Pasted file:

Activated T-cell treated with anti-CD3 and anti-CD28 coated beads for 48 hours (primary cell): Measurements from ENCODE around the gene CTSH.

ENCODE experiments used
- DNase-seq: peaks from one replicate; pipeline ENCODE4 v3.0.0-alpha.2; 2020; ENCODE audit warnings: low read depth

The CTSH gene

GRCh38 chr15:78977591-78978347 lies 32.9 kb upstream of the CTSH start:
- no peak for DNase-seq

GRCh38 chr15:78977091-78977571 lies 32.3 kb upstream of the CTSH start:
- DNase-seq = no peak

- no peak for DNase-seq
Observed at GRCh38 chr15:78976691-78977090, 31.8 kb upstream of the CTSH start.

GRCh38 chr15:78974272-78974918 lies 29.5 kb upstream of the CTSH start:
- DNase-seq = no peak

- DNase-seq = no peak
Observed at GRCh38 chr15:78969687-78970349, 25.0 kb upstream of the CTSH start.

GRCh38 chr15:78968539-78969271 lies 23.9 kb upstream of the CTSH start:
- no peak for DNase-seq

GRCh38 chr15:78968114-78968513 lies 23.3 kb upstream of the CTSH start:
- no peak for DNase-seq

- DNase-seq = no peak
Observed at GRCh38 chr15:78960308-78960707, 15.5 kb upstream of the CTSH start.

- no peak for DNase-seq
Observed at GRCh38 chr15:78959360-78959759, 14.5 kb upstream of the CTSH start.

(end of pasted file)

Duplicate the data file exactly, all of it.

Activated T-cell treated with anti-CD3 and anti-CD28 coated beads for 48 hours (primary cell): Measurements from ENCODE around the gene CTSH.

ENCODE experiments used
- DNase-seq: peaks from one replicate; pipeline ENCODE4 v3.0.0-alpha.2; 2020; ENCODE audit warnings: low read depth

The CTSH gene

GRCh38 chr15:78977591-78978347 lies 32.9 kb upstream of the CTSH start:
- no peak for DNase-seq

GRCh38 chr15:78977091-78977571 lies 32.3 kb upstream of the CTSH start:
- DNase-seq = no peak

- no peak for DNase-seq
Observed at GRCh38 chr15:78976691-78977090, 31.8 kb upstream of the CTSH start.

GRCh38 chr15:78974272-78974918 lies 29.5 kb upstream of the CTSH start:
- DNase-seq = no peak

- DNase-seq = no peak
Observed at GRCh38 chr15:78969687-78970349, 25.0 kb upstream of the CTSH start.

GRCh38 chr15:78968539-78969271 lies 23.9 kb upstream of the CTSH start:
- no peak for DNase-seq

GRCh38 chr15:78968114-78968513 lies 23.3 kb upstream of the CTSH start:
- no peak for DNase-seq

- DNase-seq = no peak
Observed at GRCh38 chr15:78960308-78960707, 15.5 kb upstream of the CTSH start.

- no peak for DNase-seq
Observed at GRCh38 chr15:78959360-78959759, 14.5 kb upstream of the CTSH start.